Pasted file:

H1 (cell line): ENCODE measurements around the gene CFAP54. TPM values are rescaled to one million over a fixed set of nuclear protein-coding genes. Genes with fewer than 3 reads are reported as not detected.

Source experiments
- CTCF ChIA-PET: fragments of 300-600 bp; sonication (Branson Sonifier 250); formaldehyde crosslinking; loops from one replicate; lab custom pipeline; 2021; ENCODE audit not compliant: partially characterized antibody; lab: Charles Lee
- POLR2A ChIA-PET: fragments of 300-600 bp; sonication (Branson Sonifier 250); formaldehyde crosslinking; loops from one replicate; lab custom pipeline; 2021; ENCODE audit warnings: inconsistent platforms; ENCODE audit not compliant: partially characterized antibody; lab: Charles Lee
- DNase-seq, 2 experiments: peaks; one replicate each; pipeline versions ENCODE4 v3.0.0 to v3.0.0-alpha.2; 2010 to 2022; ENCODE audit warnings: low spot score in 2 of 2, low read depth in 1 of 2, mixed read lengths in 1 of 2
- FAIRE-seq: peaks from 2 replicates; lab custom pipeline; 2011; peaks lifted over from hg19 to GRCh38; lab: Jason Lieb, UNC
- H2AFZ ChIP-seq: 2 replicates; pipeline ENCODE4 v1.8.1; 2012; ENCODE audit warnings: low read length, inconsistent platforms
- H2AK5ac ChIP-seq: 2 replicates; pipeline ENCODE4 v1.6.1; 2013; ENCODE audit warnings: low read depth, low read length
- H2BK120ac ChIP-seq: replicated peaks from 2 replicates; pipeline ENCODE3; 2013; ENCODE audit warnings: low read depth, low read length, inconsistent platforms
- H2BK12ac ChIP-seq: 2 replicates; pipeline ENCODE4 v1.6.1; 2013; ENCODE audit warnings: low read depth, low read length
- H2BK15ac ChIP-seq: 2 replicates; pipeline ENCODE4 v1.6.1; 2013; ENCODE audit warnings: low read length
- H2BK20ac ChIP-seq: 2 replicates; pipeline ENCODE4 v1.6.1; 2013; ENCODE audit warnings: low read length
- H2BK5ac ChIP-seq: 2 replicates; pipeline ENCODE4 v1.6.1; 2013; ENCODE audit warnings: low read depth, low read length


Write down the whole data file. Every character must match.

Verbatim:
H1 (cell line): ENCODE measurements around the gene CFAP54. TPM values are rescaled to one million over a fixed set of nuclear protein-coding genes. Genes with fewer than 3 reads are reported as not detected.

Source experiments
- CTCF ChIA-PET: fragments of 300-600 bp; sonication (Branson Sonifier 250); formaldehyde crosslinking; loops from one replicate; lab custom pipeline; 2021; ENCODE audit not compliant: partially characterized antibody; lab: Charles Lee
- POLR2A ChIA-PET: fragments of 300-600 bp; sonication (Branson Sonifier 250); formaldehyde crosslinking; loops from one replicate; lab custom pipeline; 2021; ENCODE audit warnings: inconsistent platforms; ENCODE audit not compliant: partially characterized antibody; lab: Charles Lee
- DNase-seq, 2 experiments: peaks; one replicate each; pipeline versions ENCODE4 v3.0.0 to v3.0.0-alpha.2; 2010 to 2022; ENCODE audit warnings: low spot score in 2 of 2, low read depth in 1 of 2, mixed read lengths in 1 of 2
- FAIRE-seq: peaks from 2 replicates; lab custom pipeline; 2011; peaks lifted over from hg19 to GRCh38; lab: Jason Lieb, UNC
- H2AFZ ChIP-seq: 2 replicates; pipeline ENCODE4 v1.8.1; 2012; ENCODE audit warnings: low read length, inconsistent platforms
- H2AK5ac ChIP-seq: 2 replicates; pipeline ENCODE4 v1.6.1; 2013; ENCODE audit warnings: low read depth, low read length
- H2BK120ac ChIP-seq: replicated peaks from 2 replicates; pipeline ENCODE3; 2013; ENCODE audit warnings: low read depth, low read length, inconsistent platforms
- H2BK12ac ChIP-seq: 2 replicates; pipeline ENCODE4 v1.6.1; 2013; ENCODE audit warnings: low read depth, low read length
- H2BK15ac ChIP-seq: 2 replicates; pipeline ENCODE4 v1.6.1; 2013; ENCODE audit warnings: low read length
- H2BK20ac ChIP-seq: 2 replicates; pipeline ENCODE4 v1.6.1; 2013; ENCODE audit warnings: low read length
- H2BK5ac ChIP-seq: 2 replicates; pipeline ENCODE4 v1.6.1; 2013; ENCODE audit warnings: low read depth, low read length